I also took all of my personal items – the ones that couldn’t go through the metal detector – and put them inside my laptop bag. The risk was that if my bag got stolen, I’d also lose my blackberry, my watch, my wallet, and my car keys. However I mitigated that risk by being so smooth going through security that I was never really concerned that it would get out of my sight (except when it was inside the x-ray machine, obviously). So when I got out of my car, all of that junk went right into my laptop bag. EXCEPT, I kept out my boarding pass and my driver’s license, since they needed those at security. Those two items went into my shirt pocket. I always wore a shirt with a pocket – it’s a really good place to put stuff you don’t want to worry about misplacing. Lastly, I arranged my laptop computer such that it was easy to snatch out of its bag when the time came. I did the same with my little baggie of liquids (if I had one) in my carry-on. I left my bags partially unzipped and arranged just so.

So the security gauntlet went as follows:
1. Wait in line…. wait some more, etc.
2. At the security podium, pull my boarding pass and license from my shirt pocket and present to the agent. Then put them back.
3. Grab a couple of plastic bins as I approach the conveyer belt
4. Usually there’s a long table at the front of the belt where you place all of your stuff and get it ready – I’d slap my bags and plastic bins up on there.
5. Remove shoes and toss into a bin.
6. Yank laptop out of bag and place into a bin
7. Yank baggie of liquids from bag and place into the bin with my shoes.
8. Toss my jacket/coat, if any, onto the belt as well, and shove everything down onto the conveyer as conditions permitted. (I always waited until my stuff – particularly my all-important laptop bag) actually went into the x-ray machine before approaching the metal detector. This helped keep it in my control.)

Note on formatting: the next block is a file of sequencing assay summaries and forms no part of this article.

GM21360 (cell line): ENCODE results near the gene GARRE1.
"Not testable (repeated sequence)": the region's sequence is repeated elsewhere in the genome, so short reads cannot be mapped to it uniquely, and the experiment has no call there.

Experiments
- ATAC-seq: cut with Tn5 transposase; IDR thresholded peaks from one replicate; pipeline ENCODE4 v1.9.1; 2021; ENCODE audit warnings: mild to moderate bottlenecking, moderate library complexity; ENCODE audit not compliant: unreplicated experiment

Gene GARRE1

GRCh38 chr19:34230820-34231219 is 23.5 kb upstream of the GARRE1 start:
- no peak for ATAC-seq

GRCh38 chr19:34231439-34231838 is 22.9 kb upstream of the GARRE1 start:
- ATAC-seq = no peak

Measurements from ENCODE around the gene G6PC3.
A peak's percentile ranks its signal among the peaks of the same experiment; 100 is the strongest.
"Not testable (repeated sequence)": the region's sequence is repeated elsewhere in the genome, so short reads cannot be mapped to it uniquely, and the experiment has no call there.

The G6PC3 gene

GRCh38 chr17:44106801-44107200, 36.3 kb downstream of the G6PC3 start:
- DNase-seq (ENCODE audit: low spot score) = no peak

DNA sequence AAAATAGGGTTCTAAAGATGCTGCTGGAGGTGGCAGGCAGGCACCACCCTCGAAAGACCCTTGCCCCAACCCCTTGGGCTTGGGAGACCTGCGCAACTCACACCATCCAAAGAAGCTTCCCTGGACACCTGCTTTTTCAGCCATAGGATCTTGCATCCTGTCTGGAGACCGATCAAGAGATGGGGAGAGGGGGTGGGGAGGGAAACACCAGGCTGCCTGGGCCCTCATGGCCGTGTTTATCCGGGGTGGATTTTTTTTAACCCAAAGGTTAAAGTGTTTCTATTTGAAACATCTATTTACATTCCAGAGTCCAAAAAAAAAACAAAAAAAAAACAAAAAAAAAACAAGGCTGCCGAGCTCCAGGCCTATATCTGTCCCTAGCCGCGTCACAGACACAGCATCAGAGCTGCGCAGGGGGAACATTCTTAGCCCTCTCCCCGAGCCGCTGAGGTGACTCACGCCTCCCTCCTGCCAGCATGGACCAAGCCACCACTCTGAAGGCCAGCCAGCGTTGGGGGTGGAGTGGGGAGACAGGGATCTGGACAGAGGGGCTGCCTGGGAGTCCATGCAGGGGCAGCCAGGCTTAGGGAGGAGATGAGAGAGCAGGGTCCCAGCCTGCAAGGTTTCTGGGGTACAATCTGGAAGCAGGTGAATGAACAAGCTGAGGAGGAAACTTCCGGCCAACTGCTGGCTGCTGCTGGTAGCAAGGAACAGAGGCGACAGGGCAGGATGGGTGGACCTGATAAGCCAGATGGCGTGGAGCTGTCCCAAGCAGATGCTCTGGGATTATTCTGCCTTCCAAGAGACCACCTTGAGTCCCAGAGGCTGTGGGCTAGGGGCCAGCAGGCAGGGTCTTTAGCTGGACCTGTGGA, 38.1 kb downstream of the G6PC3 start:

9. Go through the metal detector (presenting my boarding pass to the agent there if necessary, which it sometimes was but usually wasn’t.)
10. Grab my stuff out of the bins and start jamming them back onto my feet, into my bags, etc.
Total elapsed time: No idea, I never clocked it. But 60-90 seconds for steps 3-10 is probably in the ballpark.

I always felt like I knew exactly where all my stuff was and it made the whole process very organized. I’ve seen people leave stuff behind at security, and they were always the ones with their personal effects leaking out of every orifice in a random, haphazard, “I wasn’t prepared for this” fashion. I liked my way better.

Related to the above, one of my other big stress-factors was always the fear of missing my flight because I was late. I know that I’m very capable of screwing things up, like missing my exit on an unfamiliar highway or getting lost or finding that it took an obscenely long time to return my car or get through security. That was another stress factor I had to contend with, and I did it by arriving EARLY and leaving nothing to chance. I was always one of the first handful of people at my departure gate, usually at least an hour before my flight and very often even a bit earlier than that. Yeah, it meant I had to sit in a somewhat uncomfortable chair and read or work on my laptop, but the alternative – sitting somewhere else outside the airport and trying to work or eat or whatever – would have seen me constantly checking my watch and fretting that I was going to be late. That wouldn’t have been good for my blood pressure, so I made sure to get to the airport early. I probably spent well over a week in total hours just hanging around in airports (between arriving early, standing in the security line, waiting at the gate, and then factoring in layovers) during my heaviest travel year, but at least it was a relatively stress-free week.

Next time – the conclusion! How I’d dress and how I’d pack for maximum ease and comfort on my trips, plus some tips for the hotel.